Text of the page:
• In fact, the French - who read and theorise the most - became so addicted to political experiment that in the two centuries since our own rather drab revolution they have exuberantly produced one Directory, one Consulate, two empires, three restorations of the monarchy, and five republics. That's what happens when you take writing too seriously.
    • "Lincoln and the Priests of Academe"
  • Professor Richard N. Current fusses, not irrelevantly, about the propriety of fictionalising actual political figures. I also fuss about this. But he has fallen prey to the scholar-squirrel's delusion that there is a final Truth revealed only to the tenured few in their footnote maze; in this he is simply naïve.
    • "Lincoln and the Priests of Academe"
  • Current is also outraged by a reference to Lincoln's bowels, whose 'frequency,' he tells us, 'cannot be documented.' But, of course, they can. 'Truth-teller' Herndon tells us that Lincoln was chronically constipated and depended on a laxative called bluemass. Since saints do not have bowels, Current finds all this sacrilegious; hence 'wrong.'
    • "Lincoln and the Priests of Academe"
  • What is going on here is a deliberate revision by Current not only of Lincoln but of himself in order to serve the saint in the 1980s as opposed to the saint at earlier times when black were still colored, having only just stopped being Negroes. In colored and Negro days the saint might have wanted them out of the country, as he did. But in the age of Martin Luther King even the most covertly racist of school boards must agree that a saint like Abraham Lincoln could never have wanted a single black person to leave freedom’s land much less bravery’s home. So all the hagiographers are redoing their plaster images and anyone who draws attention to the discrepancy between their own past crudities and their current falsities is a very bad person indeed, and not a scholar, and probably a communist as well.
    • "Lincoln and the Priests of Academe"
  • Basler finds my Lincoln the 'phoniest historical novel I have ever had the pleasure of reading.'... Also, 'more than half the book could never have happened as told.' Unfortunately, he doesn't say which half. If I knew, we could then cut it free from the phony half and publish the result as Basler's Vidal's Lincoln.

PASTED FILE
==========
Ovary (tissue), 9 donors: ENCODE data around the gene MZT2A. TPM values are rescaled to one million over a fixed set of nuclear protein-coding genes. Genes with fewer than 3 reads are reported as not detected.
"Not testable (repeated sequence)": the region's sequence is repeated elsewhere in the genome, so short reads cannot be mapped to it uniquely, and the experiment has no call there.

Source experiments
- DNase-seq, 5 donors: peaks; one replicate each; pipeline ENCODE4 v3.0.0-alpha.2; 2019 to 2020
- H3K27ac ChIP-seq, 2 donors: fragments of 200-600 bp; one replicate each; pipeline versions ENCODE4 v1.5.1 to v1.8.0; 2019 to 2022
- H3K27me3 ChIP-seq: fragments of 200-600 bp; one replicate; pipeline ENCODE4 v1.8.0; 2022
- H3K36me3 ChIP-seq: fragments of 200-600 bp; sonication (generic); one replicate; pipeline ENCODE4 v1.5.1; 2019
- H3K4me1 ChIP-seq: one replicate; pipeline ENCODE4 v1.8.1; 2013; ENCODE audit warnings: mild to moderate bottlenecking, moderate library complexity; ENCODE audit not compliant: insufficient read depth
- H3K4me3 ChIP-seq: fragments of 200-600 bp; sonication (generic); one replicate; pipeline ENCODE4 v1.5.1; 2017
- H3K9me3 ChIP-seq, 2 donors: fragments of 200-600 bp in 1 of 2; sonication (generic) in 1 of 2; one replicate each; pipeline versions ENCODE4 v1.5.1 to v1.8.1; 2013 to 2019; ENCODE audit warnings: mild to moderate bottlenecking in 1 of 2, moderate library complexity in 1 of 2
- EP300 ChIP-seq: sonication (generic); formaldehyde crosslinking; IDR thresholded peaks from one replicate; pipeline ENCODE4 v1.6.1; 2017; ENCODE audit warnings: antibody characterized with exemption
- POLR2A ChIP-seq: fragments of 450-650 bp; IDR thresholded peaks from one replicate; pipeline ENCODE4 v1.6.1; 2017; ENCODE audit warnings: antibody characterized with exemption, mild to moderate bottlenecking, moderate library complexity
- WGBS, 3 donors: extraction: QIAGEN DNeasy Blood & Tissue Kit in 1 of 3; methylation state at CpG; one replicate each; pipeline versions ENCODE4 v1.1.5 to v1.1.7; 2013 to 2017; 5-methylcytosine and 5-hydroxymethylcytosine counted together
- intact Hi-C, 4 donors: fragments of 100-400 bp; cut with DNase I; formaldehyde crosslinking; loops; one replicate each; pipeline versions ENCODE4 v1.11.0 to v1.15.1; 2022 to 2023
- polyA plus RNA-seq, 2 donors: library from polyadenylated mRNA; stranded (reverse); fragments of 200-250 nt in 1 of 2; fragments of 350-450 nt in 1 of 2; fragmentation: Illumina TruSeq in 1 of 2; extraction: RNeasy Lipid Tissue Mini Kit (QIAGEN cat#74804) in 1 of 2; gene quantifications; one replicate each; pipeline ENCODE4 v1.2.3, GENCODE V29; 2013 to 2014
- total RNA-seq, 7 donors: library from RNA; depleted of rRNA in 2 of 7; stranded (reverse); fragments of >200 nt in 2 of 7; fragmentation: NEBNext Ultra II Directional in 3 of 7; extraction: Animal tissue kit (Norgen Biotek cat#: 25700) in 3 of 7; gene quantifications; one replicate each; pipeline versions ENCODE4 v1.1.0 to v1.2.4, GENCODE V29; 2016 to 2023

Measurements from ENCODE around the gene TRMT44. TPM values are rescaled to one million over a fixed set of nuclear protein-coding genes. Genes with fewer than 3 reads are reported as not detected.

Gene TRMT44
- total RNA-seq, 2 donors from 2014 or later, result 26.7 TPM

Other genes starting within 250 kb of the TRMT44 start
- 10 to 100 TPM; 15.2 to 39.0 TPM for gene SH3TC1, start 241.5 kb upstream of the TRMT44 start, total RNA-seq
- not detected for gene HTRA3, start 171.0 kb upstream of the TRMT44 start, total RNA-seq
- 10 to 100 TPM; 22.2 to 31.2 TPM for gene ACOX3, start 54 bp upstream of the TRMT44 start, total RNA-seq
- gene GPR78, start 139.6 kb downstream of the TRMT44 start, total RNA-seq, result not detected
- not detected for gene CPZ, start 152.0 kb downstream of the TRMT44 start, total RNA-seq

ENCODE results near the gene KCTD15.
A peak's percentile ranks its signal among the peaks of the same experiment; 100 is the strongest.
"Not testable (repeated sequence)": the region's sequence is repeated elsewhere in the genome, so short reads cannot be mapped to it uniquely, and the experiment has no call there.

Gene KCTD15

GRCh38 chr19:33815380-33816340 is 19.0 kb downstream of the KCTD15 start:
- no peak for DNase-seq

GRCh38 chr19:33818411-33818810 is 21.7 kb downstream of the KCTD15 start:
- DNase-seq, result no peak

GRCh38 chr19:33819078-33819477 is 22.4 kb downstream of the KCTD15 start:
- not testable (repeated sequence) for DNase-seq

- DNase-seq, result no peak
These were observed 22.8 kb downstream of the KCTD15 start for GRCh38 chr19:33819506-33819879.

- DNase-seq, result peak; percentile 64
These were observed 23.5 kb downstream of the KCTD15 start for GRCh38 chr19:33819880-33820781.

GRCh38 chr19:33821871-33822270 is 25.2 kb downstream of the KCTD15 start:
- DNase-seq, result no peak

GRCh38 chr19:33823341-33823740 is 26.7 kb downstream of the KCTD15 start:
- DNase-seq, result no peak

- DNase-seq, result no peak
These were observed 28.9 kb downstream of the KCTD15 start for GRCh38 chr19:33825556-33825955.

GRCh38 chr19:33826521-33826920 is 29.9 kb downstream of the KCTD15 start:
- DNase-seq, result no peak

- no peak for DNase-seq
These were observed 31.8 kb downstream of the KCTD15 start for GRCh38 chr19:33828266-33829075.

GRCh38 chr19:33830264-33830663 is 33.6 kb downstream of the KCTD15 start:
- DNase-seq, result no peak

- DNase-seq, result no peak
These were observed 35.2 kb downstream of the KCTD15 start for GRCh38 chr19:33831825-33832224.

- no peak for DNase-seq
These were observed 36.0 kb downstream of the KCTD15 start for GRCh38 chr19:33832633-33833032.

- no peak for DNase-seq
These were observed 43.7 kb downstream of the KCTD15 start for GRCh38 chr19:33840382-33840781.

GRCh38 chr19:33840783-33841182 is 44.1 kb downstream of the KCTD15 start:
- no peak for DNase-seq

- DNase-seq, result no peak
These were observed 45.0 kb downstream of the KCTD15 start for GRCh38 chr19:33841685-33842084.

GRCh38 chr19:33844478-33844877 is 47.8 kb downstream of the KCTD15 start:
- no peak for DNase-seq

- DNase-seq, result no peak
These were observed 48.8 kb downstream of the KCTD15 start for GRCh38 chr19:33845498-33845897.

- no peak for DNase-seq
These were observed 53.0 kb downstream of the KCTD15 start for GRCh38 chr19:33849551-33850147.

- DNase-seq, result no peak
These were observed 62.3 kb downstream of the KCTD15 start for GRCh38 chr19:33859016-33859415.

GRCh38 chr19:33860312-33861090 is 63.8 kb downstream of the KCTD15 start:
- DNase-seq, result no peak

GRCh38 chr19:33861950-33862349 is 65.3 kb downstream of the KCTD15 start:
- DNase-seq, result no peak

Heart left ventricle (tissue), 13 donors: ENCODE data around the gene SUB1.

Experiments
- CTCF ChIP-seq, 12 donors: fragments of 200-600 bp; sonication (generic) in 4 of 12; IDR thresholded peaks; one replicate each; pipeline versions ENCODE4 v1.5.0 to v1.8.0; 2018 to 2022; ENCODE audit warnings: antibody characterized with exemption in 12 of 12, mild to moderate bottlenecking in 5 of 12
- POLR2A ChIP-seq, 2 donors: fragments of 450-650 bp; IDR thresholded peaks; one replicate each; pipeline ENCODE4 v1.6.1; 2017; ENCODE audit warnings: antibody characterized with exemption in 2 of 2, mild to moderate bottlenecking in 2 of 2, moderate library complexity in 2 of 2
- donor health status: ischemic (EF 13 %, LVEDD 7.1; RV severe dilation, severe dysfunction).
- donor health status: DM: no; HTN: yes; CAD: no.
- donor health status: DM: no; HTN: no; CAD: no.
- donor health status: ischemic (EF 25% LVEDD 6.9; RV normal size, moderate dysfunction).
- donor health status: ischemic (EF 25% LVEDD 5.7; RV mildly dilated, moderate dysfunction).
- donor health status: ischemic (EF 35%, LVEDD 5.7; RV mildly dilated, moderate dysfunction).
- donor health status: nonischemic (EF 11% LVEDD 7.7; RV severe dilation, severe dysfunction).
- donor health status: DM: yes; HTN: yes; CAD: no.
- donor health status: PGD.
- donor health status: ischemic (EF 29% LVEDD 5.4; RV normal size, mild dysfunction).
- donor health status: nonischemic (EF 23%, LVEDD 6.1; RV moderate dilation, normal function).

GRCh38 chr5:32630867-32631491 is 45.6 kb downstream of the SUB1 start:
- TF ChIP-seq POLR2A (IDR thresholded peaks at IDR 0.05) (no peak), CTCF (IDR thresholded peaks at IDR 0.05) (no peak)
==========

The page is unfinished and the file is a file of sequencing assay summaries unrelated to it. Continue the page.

• "Lincoln and the Priests of Academe"
  • Nothing that Shakespeare ever invented was to equal Lincoln's invention of himself and, in the process, us.
    • "Lincoln and the Priests of Academe"

The City and the Pillar and Seven Early Stories (1995)[edit]

  • I have begun writing what I have said I'd never write, a memoir ("I am not my own subject," I used to say with icy superiority).

Palimpsest : A Memoir (1995)[edit]

Viking/Penguin, 1996, ISBN 0-14-026089-7
  • Anais Nin gave me my most original, or so I thought, creation.

    As I read Incest, I realized that something which I had always taken to be unique, the voice of Myra Breckinridge, was actually that of Anaïs in all the flowing megalomania of the diaries. Of course, I had not read the diaries then, but even so, if only for that one thundering voice, I am forever in her debt.

    • Ch. 7: "Today My Nerves Are Shattered. But I Am Indomitable!," pp. 107-108
  • I used to be able to summon up scenes at will, but now aging memory is so busy weeding its own garden that, promiscuously, it pulls up roses as well as crabgrass.
    • Ch. 12: The Guest of the Blue Nuns, p. 162
  • Celebrities are invariably celebrity-mad, just as liars always believe liars.
    • Ch. 18: To Do Well What Should Not Be Done at All, p. 311

2000s[edit]

What I've Learned (2008)[edit]

People in my situation get to read about themselves whether they want to or not. It's generally wrong. Or oversimplified — which is sometimes useful.
Interview by Mike Sager, Esquire, (June 2008), p. 132
  • There was more of a flow to my output of writing in the past, certainly. Having no contemporaries left means you cannot say, "Well, so-and-so will like this," which you do when you're younger. You realize there is no so-and-so anymore. You are your own so-and-so. There is a bleak side to it.
  • You hear all this whining going on, "Where are our great writers?" The thing I might feel doleful about is: Where are the readers?
  • Everything's wrong on Wikipedia.